One of the best articles came from the Australian journalist Sam Varghese, who actually asked some real questions. Well, those who ask such questions often get the most flack because they’re actually doing their job. He recalled Silverlight and wrote that “some time back, Microsoft announced that Silverlight development would effectively end and De Icaza was left with a lot of code that was of no use. There was no beacon left to follow, no light in the sky to guide his way.” Now Microsoft can now hire/absorb Xamarin or alternatively dismantle it. It remains to be seen what actually happens.

Late on Friday (2 days later) we kept seeing poor reporting in the media, so not even two days of research were apparently enough for journalists to get the facts right. Here is a misleading headline from the rich people’s paper of glory. It is sad to see false claims perpetuated even by Jim Lynch, who is pro-FOSS. Some people do issue corrections in the comments, e.g. this comment at the bottom. The comment says “.NET Microsoft isn’t MIT. .NET is not Open Source” and it cites the article “Microsoft Legally Contradicts Itself”. The article says: “The PATENTS.TXT file contains Microsoft’s legally binding promise not to sue anybody for patent infringement if they use the code. Sort of. The problem is that the wording of the document opens a potential loophole that would allow Microsoft to sue a third party that took parts of the .NET code and built or included it into another application for patent infringement.”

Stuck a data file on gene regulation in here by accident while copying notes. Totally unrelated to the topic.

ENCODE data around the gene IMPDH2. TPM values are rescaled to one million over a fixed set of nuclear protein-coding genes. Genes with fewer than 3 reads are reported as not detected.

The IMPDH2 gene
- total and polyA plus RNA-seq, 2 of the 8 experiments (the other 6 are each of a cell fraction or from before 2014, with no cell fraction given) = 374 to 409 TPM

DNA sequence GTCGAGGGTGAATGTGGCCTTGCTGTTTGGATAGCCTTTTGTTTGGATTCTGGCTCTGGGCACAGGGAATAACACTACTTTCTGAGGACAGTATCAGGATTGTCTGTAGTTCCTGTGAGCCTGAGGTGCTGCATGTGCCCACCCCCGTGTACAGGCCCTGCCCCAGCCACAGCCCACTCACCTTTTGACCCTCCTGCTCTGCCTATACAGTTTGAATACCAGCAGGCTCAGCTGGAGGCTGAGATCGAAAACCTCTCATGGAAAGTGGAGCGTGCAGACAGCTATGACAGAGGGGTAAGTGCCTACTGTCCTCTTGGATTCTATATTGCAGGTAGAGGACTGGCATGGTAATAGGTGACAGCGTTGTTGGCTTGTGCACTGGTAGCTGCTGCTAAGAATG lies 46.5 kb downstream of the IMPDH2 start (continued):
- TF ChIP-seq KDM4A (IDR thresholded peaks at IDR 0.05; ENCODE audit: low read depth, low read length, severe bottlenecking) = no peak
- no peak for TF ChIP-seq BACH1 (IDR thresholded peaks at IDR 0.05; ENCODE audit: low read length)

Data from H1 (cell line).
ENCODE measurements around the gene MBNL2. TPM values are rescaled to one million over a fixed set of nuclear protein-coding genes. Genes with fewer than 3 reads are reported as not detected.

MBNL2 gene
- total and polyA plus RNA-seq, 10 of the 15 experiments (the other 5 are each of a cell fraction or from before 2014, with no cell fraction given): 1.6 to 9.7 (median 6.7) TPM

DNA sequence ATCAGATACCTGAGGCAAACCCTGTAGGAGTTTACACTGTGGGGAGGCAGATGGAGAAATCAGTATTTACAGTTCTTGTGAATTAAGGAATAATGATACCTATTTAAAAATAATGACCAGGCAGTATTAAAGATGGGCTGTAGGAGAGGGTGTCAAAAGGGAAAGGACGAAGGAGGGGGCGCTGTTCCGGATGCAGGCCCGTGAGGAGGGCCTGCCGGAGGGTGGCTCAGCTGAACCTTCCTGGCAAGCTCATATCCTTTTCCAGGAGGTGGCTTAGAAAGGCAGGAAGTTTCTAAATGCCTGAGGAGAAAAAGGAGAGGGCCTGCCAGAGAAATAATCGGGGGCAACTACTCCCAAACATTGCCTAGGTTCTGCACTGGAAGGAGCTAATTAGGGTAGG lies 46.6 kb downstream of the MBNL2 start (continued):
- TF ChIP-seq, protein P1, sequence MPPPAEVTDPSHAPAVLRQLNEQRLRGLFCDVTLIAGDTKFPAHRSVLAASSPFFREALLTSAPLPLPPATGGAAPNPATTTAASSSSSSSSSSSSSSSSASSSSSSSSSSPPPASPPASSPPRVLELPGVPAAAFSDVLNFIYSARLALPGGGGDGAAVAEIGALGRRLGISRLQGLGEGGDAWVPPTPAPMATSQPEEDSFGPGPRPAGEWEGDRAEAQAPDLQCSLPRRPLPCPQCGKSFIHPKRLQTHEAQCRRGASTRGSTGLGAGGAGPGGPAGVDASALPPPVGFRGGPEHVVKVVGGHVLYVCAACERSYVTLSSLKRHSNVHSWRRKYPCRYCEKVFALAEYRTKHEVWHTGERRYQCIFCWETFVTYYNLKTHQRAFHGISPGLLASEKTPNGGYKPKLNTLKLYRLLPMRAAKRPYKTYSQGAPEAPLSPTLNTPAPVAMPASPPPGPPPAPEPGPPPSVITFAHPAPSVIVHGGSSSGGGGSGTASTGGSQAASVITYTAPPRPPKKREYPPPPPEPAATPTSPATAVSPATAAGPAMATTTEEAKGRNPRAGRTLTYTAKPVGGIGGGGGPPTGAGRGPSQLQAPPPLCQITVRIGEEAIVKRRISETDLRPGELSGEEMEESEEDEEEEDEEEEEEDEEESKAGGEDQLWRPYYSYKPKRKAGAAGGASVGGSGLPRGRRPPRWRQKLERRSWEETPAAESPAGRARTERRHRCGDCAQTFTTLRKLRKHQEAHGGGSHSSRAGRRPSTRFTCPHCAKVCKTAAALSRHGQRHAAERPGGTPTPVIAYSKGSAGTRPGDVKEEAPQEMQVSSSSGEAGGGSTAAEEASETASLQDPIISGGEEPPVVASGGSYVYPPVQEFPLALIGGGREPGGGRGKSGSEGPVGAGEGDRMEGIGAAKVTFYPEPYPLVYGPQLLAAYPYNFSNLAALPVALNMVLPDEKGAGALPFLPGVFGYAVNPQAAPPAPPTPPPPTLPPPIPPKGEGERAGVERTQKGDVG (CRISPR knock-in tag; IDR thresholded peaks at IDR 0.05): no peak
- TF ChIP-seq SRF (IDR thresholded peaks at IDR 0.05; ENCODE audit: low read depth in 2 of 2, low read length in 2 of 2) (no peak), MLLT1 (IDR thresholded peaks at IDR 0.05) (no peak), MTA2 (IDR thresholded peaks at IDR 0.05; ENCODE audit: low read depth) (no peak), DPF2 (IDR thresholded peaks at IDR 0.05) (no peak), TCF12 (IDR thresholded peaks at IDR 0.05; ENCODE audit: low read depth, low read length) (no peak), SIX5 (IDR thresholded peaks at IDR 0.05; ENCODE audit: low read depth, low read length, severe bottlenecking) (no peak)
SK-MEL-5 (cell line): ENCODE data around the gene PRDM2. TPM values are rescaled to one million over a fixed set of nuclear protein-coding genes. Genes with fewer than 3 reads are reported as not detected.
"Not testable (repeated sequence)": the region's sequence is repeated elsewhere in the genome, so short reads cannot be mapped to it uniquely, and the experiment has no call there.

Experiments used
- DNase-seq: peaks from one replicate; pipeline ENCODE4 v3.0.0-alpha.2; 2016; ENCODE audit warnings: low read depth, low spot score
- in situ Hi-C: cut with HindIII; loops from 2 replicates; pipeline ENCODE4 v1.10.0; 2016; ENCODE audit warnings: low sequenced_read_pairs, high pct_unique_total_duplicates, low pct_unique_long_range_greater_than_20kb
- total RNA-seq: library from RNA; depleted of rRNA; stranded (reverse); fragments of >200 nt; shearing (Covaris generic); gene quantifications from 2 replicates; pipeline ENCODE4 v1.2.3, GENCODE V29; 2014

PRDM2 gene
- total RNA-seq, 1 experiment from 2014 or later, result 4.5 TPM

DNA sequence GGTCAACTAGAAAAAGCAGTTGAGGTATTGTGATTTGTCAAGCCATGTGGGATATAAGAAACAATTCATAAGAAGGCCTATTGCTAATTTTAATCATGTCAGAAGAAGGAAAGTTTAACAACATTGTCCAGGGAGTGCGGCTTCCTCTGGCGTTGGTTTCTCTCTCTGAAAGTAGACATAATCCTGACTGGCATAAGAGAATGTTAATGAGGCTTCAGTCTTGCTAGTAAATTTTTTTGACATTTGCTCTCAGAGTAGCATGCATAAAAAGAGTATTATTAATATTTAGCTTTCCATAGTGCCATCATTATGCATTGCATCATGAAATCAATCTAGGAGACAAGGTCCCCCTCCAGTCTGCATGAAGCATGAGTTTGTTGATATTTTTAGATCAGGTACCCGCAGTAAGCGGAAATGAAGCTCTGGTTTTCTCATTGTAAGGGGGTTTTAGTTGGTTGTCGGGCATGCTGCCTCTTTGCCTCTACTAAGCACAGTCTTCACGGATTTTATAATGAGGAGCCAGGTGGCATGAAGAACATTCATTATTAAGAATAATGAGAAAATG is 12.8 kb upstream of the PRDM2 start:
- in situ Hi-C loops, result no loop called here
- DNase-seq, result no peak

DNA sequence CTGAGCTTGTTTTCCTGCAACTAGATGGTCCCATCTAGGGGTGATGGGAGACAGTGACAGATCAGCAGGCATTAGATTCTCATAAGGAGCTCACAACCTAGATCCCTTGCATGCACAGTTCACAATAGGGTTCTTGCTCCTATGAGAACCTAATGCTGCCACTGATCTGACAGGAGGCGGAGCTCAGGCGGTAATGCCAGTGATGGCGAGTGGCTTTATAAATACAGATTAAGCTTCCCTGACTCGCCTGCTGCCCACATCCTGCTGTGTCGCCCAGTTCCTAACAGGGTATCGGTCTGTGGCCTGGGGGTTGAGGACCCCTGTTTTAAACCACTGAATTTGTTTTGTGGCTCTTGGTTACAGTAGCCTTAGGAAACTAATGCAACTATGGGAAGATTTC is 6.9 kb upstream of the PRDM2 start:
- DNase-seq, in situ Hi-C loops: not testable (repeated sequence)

This kind of point was also debated in Twitter, involving Microsoft minions and the head of the OSI. It shows that the patent mess remains and to highlight some key remarks, Carlo Piana (a FOSS lawyer) writes: “What about any patents MS claims (IIRC there are a few). MIT does not pass any through.” Benjamin Henrion (FFII) responds with: “Just as the Java patent story, the Microsoft patent pledge is not enough… the promise should be made to other .net implementations, not just the implementation they control.” Simon Phipps checked the details and confronted de Icaza over his misinformation, saying: “It appears to only protect use of ‘Covered Code’, not third-party .NET implementations… It is a covenant linked to the Git repo, not to the .NET specification… It also does not cover use of the code in anything but “a compliant implementation”… the language excludes subsetting and code repurposing.”

Yes, so much for “Open Source”! You cannot even fork it safely.

Here is what maddog wrote [via]:

Of course some people will point out some of the more recent things that Microsoft has done:

Microsoft has made money off “Open Source”. Taking technologies mostly from MIT or BSD licensed software, they took code written and contributed by other people and worked them into Microsoft products. They are not alone in this, and I do not “blame them” for doing it. They obeyed the letter of the law.

Threatening to sue other companies for patent infringement, but not willing to tell the Android/Linux community what patents they feel were being violated so we could avoid them…or dismiss them.

Contribute patches to the Linux kernel, but usually in the areas of hypervisors, to allow Microsoft’s hypervisors to work well on top of the Linux kernel….the same kernel for which they are blackmailing….er, ah, charging patent royalties.

As usual, people who accept Microsoft’s claims at face value are most likely going to find out that they have been misled. None of the above publications is likely to issue corrections, neither in-place or in a follow-up article. Microsoft has successfully made a falsehood be seen as “truth”. A lot of people will not be made aware of the dangers of .NET.